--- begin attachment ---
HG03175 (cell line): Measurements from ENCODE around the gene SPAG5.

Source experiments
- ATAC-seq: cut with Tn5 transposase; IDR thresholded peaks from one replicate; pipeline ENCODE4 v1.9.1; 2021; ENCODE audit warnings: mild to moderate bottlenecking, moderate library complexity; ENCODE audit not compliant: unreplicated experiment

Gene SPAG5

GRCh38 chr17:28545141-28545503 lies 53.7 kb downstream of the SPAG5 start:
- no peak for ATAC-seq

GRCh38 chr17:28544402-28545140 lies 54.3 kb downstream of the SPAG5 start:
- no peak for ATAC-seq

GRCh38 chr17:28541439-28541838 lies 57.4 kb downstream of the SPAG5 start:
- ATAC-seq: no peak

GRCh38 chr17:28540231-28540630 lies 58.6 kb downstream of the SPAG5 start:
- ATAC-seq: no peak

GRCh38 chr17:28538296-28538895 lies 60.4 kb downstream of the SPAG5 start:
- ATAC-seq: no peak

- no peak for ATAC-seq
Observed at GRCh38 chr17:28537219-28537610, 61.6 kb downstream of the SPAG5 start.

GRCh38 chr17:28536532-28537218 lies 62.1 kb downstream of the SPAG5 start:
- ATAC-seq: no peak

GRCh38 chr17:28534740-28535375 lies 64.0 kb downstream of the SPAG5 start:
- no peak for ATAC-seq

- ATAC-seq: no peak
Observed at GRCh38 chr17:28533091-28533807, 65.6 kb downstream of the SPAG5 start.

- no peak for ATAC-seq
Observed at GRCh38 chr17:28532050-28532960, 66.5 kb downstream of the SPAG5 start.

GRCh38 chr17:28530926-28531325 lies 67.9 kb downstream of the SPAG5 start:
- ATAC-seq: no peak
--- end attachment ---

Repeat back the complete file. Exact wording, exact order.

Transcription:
HG03175 (cell line): Measurements from ENCODE around the gene SPAG5.

Source experiments
- ATAC-seq: cut with Tn5 transposase; IDR thresholded peaks from one replicate; pipeline ENCODE4 v1.9.1; 2021; ENCODE audit warnings: mild to moderate bottlenecking, moderate library complexity; ENCODE audit not compliant: unreplicated experiment

Gene SPAG5

GRCh38 chr17:28545141-28545503 lies 53.7 kb downstream of the SPAG5 start:
- no peak for ATAC-seq

GRCh38 chr17:28544402-28545140 lies 54.3 kb downstream of the SPAG5 start:
- no peak for ATAC-seq

GRCh38 chr17:28541439-28541838 lies 57.4 kb downstream of the SPAG5 start:
- ATAC-seq: no peak

GRCh38 chr17:28540231-28540630 lies 58.6 kb downstream of the SPAG5 start:
- ATAC-seq: no peak

GRCh38 chr17:28538296-28538895 lies 60.4 kb downstream of the SPAG5 start:
- ATAC-seq: no peak

- no peak for ATAC-seq
Observed at GRCh38 chr17:28537219-28537610, 61.6 kb downstream of the SPAG5 start.

GRCh38 chr17:28536532-28537218 lies 62.1 kb downstream of the SPAG5 start:
- ATAC-seq: no peak

GRCh38 chr17:28534740-28535375 lies 64.0 kb downstream of the SPAG5 start:
- no peak for ATAC-seq

- ATAC-seq: no peak
Observed at GRCh38 chr17:28533091-28533807, 65.6 kb downstream of the SPAG5 start.

- no peak for ATAC-seq
Observed at GRCh38 chr17:28532050-28532960, 66.5 kb downstream of the SPAG5 start.

GRCh38 chr17:28530926-28531325 lies 67.9 kb downstream of the SPAG5 start:
- ATAC-seq: no peak